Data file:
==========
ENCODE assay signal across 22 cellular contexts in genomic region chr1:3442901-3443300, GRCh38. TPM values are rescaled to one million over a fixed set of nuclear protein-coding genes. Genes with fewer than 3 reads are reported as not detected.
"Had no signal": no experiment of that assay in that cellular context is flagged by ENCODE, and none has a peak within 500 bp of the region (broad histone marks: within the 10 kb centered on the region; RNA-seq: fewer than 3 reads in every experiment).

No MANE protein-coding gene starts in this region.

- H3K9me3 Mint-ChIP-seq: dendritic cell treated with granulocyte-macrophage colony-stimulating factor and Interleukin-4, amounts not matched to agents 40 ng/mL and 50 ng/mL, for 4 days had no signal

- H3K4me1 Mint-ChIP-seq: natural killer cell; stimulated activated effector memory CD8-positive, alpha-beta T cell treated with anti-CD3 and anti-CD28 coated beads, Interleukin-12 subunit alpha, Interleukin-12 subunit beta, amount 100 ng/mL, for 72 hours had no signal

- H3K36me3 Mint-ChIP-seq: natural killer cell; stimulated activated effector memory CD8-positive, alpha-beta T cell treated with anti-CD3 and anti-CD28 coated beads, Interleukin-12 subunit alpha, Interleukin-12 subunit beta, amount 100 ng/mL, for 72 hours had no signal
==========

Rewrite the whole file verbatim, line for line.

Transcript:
ENCODE assay signal across 22 cellular contexts in genomic region chr1:3442901-3443300, GRCh38. TPM values are rescaled to one million over a fixed set of nuclear protein-coding genes. Genes with fewer than 3 reads are reported as not detected.
"Had no signal": no experiment of that assay in that cellular context is flagged by ENCODE, and none has a peak within 500 bp of the region (broad histone marks: within the 10 kb centered on the region; RNA-seq: fewer than 3 reads in every experiment).

No MANE protein-coding gene starts in this region.

- H3K9me3 Mint-ChIP-seq: dendritic cell treated with granulocyte-macrophage colony-stimulating factor and Interleukin-4, amounts not matched to agents 40 ng/mL and 50 ng/mL, for 4 days had no signal

- H3K4me1 Mint-ChIP-seq: natural killer cell; stimulated activated effector memory CD8-positive, alpha-beta T cell treated with anti-CD3 and anti-CD28 coated beads, Interleukin-12 subunit alpha, Interleukin-12 subunit beta, amount 100 ng/mL, for 72 hours had no signal

- H3K36me3 Mint-ChIP-seq: natural killer cell; stimulated activated effector memory CD8-positive, alpha-beta T cell treated with anti-CD3 and anti-CD28 coated beads, Interleukin-12 subunit alpha, Interleukin-12 subunit beta, amount 100 ng/mL, for 72 hours had no signal